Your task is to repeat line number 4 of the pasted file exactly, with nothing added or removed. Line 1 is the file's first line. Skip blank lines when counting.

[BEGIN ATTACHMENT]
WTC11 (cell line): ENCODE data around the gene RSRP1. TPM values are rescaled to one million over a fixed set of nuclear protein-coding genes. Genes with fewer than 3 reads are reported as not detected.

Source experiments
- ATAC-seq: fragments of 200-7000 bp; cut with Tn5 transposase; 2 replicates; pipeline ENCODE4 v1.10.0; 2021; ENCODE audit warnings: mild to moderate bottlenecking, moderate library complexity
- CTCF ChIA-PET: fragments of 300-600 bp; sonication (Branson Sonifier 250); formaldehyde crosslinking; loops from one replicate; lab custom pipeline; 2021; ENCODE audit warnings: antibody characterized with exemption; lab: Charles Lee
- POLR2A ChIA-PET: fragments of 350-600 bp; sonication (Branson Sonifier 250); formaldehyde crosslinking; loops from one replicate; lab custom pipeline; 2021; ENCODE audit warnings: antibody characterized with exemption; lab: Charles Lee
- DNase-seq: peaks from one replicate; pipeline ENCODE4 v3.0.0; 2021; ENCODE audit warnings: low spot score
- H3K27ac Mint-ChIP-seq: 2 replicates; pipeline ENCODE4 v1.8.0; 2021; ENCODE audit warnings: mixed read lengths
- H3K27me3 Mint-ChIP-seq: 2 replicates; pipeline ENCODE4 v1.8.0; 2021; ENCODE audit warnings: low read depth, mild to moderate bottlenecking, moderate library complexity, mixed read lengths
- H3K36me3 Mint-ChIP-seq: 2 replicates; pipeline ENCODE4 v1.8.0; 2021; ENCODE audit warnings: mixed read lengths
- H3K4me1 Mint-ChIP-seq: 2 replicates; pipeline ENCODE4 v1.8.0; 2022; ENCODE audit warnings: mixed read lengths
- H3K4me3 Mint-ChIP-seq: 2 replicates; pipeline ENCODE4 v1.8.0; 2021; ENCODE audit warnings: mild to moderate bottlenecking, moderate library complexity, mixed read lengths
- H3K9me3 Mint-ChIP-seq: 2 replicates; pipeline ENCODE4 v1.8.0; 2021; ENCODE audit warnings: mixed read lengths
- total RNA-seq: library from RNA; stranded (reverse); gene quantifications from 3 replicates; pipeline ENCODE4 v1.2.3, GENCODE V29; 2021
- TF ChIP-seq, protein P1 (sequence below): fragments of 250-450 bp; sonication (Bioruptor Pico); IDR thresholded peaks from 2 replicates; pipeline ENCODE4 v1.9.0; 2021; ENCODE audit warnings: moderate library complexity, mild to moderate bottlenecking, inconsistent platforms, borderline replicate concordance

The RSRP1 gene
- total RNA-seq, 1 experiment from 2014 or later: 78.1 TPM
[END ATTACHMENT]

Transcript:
- CTCF ChIA-PET: fragments of 300-600 bp; sonication (Branson Sonifier 250); formaldehyde crosslinking; loops from one replicate; lab custom pipeline; 2021; ENCODE audit warnings: antibody characterized with exemption; lab: Charles Lee